Prime Minister Yingluck Shinawatra now faces the difficult decision of whether to submit the bill for royal endorsement or wait until the Constitution Court rules on an opposition challenge.
The coalition MPs and senators remaining in the House after the Democrats' walkout approved the amendment by a vote of 358-2 with 30 abstentions
The opposition says the bill, which authorises the election of all 200 senators, makes major changes to the state's structure and is likely to affect the balance of power among the legislative, executive and judicial branches and independent organisations.
Before the voting began at 10am, opposition chief whip Jurin Laksanavisit of the Democrats proposed a debate on whether voting should be postponed since the Constitution Court had now accepted for consideration a challenge to the amendment.
But MPs of the governing Pheu Thai Party opposed any further debate, citing parliamentary meeting regulations.
House Speaker Somsak Kiatsuranont then ordered the voting to proceed.
Frustrated by the order, all Democrat MPs and some appointed senators walked out of the chamber.
Democrat MPs also placed a wreath in front of the House Speaker's bench in protest before walking out.
Prime Minister Yingluck also attended the parliamentary session and voted in support of the amendment.
The Democrats say that if she submits the bill to the palace, Ms Yingluck may be guilty of acting inappropriately toward His Majesty the King, a serious criminal offence.
The bill is subject to several challenges in the Constitution Court amid claims the amendments are illegal.
The premier has no choice but to submit the bill, as Section 150 of the constitution requires it to be royally endorsed within 20 days of clearing parliament, according to Apiwan Wiriyachai, a Pheu Thai MP for Nonthaburi Apiwan Wiriyachai and member of the party's political strategy committee.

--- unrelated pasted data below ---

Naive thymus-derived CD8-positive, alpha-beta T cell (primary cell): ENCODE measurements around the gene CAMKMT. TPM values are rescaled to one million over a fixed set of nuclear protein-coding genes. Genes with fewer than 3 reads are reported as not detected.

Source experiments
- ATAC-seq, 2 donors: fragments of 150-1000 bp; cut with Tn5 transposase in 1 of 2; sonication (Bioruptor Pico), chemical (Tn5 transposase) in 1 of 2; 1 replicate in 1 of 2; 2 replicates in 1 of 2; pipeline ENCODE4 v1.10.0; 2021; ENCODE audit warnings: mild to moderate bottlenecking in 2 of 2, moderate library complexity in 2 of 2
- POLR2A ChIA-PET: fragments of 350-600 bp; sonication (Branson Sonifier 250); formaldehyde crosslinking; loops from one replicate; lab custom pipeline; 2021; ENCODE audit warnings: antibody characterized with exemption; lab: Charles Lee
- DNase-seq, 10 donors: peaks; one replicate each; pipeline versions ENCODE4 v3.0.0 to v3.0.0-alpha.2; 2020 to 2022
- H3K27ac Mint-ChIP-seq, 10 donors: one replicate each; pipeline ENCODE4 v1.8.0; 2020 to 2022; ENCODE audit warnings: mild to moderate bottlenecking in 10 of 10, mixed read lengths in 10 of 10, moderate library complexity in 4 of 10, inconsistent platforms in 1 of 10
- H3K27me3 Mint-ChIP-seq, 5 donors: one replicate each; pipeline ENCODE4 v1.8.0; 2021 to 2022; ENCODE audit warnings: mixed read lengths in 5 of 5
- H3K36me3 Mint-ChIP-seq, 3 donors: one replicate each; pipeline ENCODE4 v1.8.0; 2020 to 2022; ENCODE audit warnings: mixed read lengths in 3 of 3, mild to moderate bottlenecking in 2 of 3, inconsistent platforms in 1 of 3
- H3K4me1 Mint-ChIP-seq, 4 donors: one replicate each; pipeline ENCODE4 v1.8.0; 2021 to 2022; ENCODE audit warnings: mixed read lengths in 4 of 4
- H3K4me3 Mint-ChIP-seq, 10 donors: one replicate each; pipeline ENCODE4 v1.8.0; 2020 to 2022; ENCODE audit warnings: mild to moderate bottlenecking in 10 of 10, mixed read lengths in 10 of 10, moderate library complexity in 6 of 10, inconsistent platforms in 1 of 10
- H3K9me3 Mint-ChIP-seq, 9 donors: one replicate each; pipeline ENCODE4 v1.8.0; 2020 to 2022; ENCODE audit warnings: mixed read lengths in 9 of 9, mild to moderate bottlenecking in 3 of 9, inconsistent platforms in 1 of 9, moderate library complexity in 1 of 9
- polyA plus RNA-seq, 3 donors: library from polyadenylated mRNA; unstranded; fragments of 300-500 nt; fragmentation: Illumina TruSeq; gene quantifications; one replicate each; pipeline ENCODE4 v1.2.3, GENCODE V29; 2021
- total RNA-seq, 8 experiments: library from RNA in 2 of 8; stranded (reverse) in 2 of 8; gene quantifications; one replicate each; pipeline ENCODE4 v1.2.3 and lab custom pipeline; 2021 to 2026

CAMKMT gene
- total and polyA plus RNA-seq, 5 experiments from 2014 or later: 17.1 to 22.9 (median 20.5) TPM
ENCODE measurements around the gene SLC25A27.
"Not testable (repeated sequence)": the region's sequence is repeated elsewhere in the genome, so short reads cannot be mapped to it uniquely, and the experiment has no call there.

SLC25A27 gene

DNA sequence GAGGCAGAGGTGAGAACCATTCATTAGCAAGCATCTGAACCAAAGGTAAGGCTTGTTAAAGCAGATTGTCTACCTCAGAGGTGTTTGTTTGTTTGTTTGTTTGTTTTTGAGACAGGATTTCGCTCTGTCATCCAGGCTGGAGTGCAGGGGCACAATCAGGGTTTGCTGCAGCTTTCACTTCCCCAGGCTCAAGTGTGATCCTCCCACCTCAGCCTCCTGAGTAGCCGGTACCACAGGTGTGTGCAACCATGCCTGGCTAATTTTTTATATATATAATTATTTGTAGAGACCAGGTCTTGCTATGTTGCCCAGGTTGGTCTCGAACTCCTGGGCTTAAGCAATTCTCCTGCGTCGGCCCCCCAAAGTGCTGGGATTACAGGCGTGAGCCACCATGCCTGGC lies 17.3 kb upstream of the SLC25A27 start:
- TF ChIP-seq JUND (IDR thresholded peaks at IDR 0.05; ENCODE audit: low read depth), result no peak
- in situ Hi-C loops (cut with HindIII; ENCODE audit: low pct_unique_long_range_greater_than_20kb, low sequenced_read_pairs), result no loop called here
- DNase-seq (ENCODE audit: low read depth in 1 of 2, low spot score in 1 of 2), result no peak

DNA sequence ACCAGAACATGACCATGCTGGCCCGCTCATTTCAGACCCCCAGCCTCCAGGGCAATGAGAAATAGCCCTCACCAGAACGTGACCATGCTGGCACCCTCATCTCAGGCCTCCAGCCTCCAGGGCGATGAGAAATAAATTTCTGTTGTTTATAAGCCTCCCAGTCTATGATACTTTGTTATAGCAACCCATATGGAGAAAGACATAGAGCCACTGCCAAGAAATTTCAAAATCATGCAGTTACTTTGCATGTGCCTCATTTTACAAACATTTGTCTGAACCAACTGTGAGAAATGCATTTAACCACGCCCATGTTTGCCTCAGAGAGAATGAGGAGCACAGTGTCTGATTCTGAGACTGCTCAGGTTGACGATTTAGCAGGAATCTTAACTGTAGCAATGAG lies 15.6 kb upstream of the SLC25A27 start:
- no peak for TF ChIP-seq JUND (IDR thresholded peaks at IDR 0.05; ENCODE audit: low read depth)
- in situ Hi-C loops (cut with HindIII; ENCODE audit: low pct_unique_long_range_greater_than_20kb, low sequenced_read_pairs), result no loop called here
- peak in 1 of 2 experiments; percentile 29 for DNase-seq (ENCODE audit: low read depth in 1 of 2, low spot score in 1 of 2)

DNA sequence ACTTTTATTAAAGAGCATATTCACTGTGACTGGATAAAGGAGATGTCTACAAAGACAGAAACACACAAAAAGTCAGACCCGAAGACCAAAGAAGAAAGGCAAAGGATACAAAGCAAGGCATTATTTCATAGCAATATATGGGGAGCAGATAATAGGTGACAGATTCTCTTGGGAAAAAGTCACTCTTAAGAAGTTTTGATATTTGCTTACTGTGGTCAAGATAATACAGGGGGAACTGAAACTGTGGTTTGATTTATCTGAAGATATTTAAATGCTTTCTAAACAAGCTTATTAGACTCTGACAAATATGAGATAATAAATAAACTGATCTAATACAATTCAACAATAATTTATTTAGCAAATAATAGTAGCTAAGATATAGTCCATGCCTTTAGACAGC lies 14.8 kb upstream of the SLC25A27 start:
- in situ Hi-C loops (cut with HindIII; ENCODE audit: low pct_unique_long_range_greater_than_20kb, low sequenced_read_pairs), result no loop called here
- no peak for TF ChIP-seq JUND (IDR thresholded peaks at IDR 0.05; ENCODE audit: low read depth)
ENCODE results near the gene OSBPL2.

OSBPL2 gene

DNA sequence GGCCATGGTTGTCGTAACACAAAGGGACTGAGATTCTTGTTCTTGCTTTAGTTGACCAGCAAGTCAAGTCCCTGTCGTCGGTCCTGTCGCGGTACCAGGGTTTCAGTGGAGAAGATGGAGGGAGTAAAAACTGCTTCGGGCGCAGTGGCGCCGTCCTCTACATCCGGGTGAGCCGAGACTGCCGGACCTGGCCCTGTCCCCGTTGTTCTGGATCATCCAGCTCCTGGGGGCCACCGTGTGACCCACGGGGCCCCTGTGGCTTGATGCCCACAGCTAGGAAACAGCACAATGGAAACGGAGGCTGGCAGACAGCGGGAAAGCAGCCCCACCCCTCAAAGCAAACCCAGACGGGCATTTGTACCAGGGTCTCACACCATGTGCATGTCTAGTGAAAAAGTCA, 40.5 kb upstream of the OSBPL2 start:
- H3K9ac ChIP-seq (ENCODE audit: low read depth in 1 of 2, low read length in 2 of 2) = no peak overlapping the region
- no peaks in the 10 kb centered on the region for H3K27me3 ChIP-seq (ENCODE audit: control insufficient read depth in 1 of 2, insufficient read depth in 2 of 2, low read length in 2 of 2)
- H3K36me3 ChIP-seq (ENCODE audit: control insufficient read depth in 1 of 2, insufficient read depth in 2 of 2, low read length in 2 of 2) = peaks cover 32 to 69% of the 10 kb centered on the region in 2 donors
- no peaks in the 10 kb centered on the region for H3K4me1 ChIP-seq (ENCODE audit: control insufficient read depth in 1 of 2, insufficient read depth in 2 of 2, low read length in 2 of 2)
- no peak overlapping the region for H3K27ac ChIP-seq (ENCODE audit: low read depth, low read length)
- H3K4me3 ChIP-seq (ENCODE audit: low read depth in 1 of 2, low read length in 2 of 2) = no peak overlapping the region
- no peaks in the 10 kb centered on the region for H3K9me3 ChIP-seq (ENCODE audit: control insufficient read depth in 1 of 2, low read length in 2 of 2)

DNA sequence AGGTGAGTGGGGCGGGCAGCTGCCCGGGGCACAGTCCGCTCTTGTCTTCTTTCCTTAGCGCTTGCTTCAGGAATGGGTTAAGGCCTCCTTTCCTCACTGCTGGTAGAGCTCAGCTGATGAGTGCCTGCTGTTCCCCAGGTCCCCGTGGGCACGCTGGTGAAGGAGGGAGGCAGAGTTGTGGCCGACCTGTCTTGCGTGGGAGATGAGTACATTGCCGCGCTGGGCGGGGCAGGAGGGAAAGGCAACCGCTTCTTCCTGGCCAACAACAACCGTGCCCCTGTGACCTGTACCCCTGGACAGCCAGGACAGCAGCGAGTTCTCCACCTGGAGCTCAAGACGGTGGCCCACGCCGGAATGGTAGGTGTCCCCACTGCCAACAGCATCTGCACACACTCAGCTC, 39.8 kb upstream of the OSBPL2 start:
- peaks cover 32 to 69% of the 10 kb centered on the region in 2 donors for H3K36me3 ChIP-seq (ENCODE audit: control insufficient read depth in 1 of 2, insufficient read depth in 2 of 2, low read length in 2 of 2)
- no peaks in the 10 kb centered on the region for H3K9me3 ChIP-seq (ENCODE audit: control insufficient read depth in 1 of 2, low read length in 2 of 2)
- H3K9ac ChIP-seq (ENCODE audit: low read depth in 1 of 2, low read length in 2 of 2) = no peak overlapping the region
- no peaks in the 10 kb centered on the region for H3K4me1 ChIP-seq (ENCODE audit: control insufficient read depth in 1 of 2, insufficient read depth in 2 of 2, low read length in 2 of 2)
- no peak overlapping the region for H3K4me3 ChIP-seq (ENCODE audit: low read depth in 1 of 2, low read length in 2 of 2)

The bill would become law only after it receives royal endorsement from His Majesty and is published in the Royal Gazette.
Mr Apiwan said Pheu Thai's legal team had studied the case carefully and concluded that legislative procedure must be followed.
The legal team believes the charter court has no authority to accept for consideration several petitions which cite Section 154 of the charter as a reason to halt the bill, he said.
The section stipulates that "any bill" which passes parliament must be submitted to the Constitution Court if more than one-tenth of MPs petition the parliament president, Senate president, or the House speaker that the bill breaches the constitution.
Mr Apiwan said the legal team believed Section 154 covered only general or organic bills, not charter changes.
But the opposition and the Group of 40 Senators insist the "any bill" stipulation in the section also covers charter amendments.
Pheu Thai list-MP Phichit Chuenban, a member of the party's legal team, noted that even though the Constitution Court had earlier accepted petitions against the charter change bill, the court had not ordered an injunction to suspend the third reading.
There was therefore no reason to stall the legislation, he said.
On Wednesday, the Constitution Court accepted two separate petitions filed against the charter amendment bill for consideration.
PM's Office secretary-general Suranand Vejjajiva said the prime minister could not afford to violate the constitution.
"If the prime minister fails to submit the bill, she will breach the charter," he said.
But Democrat leader Abhisit Vejjajiva on Friday urged Ms Yingluck to think carefully before submitting the bill for royal endorsement. She should wait for a Constitution Court ruling on the matter within 20 days to avoid any legal complications that may ensue, he said.
The Constitution Court on Friday voted to accept another two petitions filed against the charter amendment bill. They were lodged by Senator Sai Kangkawekhin and Democrat list-MP Pirapan Salirathavibhaga.